Study Reveals How Obesity Obstructs Chemotherapy

A pioneering study co-authored by USC School of Pharmacy Associate Professor Stan Louie sheds light on why overweight patients often face greater challenges in overcoming cancer. The research, published in the American Association for Cancer Research journal Molecular Cancer Research, shows that adipocytes, otherwise known as fat cells, can absorb the chemotherapeutic agent daunorubicin, reducing the drug’s effectiveness.

While previous research had associated obesity with poorer outcomes for patients with breast, colon, ovarian, prostate and other cancers, this new study is the first to identify adipocytes as the potential culprit. The investigation involved coculturing human acute lymphoblastic leukemia (ALL) cell lines with adipocytes and treating them with daunorubicin, a major component in ALL therapy. The scientists then examined whether fat tissue from human cancer patients could not only take up the daunorubicin but also breakdown the chemotherapy. They measured the presence of daunorubicin through flow cytometry and liquid chromatography/mass spectrometry, where the breakdown of the chemotherapy was significantly different in fat versus non-fat tissues.

The team found that enzymes in the adipocytes breakdown daunorubicin into none effect compound unable to kill leukemia cells. The results may explain why obese young people treated for leukemia relapse at a rate nearly 50 percent higher than their thinner peers.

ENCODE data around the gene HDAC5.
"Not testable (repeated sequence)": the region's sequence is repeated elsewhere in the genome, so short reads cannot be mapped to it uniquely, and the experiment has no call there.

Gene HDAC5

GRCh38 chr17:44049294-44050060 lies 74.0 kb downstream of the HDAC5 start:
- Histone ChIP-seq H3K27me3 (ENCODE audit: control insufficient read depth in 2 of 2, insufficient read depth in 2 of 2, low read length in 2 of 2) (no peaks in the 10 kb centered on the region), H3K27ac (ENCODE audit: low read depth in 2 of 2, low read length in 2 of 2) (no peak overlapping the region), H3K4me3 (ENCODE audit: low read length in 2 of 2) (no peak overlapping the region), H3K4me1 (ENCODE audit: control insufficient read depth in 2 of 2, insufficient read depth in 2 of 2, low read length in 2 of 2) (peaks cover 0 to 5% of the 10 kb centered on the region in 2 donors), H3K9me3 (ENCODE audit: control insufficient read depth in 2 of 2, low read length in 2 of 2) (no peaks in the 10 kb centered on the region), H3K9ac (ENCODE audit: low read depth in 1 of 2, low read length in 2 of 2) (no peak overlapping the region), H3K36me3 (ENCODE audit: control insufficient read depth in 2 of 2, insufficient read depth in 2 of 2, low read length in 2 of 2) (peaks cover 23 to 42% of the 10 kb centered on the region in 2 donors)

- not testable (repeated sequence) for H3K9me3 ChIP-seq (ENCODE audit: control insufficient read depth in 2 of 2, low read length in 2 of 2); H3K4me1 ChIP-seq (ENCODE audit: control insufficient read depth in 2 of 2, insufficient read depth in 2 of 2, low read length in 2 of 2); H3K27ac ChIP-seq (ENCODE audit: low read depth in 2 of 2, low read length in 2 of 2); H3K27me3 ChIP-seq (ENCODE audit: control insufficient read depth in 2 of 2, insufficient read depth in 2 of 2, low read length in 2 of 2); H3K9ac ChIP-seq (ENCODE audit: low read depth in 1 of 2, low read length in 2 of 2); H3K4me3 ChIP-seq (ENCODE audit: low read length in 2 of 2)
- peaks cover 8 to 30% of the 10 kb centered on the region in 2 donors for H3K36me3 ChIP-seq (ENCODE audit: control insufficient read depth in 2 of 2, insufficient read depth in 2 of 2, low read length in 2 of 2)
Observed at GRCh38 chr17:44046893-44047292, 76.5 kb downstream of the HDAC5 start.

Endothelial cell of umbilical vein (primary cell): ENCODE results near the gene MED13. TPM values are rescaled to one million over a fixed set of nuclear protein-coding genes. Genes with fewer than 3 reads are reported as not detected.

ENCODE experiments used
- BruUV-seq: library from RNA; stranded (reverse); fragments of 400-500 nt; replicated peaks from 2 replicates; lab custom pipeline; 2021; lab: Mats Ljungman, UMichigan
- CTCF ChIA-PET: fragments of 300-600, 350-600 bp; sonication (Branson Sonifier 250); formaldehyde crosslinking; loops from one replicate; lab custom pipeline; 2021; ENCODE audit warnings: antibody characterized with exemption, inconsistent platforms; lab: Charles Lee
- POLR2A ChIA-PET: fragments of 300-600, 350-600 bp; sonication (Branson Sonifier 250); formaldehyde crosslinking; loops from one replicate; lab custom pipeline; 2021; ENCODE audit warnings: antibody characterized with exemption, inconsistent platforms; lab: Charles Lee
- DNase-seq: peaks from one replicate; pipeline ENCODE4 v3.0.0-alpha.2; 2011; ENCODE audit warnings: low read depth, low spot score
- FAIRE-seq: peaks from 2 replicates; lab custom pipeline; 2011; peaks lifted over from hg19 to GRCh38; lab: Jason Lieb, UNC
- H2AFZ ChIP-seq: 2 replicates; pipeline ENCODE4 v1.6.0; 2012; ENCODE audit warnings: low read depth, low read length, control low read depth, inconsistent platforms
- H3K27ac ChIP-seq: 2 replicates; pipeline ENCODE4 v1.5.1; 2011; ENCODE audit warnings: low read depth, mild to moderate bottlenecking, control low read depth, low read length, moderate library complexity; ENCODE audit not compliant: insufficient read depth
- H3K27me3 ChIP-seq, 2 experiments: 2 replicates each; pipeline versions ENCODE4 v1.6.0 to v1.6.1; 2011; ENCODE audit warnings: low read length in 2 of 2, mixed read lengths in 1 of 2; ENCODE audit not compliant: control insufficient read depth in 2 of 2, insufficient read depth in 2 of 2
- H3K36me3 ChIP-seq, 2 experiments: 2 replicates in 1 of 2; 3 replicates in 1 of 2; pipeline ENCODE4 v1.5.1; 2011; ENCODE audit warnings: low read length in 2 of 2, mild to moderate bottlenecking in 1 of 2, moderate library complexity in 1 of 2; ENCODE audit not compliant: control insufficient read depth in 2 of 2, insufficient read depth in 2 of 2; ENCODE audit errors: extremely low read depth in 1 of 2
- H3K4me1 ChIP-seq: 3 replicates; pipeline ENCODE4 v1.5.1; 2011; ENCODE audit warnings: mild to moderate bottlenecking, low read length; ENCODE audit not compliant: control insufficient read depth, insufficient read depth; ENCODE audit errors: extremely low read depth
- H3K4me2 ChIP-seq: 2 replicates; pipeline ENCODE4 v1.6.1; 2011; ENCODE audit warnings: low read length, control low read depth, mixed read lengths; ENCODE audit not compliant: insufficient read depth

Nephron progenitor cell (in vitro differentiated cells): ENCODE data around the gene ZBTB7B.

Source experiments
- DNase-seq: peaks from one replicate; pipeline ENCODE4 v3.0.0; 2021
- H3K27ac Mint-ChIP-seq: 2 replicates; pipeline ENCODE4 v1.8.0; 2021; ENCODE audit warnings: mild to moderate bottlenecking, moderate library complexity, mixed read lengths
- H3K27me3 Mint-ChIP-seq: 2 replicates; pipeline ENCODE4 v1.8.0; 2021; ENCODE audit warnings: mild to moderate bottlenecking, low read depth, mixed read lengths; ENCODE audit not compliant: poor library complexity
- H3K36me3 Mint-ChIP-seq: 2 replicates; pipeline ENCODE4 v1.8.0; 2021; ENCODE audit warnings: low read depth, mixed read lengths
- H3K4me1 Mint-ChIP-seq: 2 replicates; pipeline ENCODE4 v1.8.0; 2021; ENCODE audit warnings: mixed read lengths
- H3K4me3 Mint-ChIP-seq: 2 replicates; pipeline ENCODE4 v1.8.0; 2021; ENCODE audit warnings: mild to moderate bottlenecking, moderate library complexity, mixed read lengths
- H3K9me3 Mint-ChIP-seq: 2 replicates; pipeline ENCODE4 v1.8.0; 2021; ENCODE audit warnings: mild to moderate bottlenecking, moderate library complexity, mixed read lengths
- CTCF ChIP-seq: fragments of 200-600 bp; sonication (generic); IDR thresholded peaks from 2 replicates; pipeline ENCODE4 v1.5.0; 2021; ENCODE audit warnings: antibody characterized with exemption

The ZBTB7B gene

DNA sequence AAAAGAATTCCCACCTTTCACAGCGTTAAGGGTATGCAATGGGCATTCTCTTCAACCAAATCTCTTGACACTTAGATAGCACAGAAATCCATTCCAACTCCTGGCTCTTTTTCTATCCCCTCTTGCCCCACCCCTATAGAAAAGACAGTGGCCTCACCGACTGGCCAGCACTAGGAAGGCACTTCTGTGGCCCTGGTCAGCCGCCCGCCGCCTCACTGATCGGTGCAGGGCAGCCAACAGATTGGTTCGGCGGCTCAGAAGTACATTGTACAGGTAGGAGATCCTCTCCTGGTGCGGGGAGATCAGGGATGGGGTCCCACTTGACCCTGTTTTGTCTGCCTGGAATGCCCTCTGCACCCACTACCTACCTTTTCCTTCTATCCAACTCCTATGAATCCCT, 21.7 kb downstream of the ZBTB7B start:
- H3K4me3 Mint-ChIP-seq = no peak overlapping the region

While the research identifies a longstanding mystery, it is still only a first step, according to Louie. “We now know that fat cells can help leukemia survive and proliferate in the presence of chemotherapy.  This mechanism of drug-resistance is applicable to other cancers to survive,” he says. “Now we must probe more deeply and find treatment strategies that will enable us to overcome this obstacle.”

This study has allowed the team to secure a National Cancer Institute-funded project to develop methods to overcome the impact of fat-mediated drug resistance.  This multidisciplinary study was conducted in conjunction with faculty members in The Saban Research Institute at the USC-affiliated Children’s Hospital Los Angeles and UCLA.

“This project demonstrates how our faculty members go beyond intersecting disciplines to partner with other institutions in driving innovation to improve patients’ lives,” says USC School of Pharmacy Dean Vassilios Papadopoulos.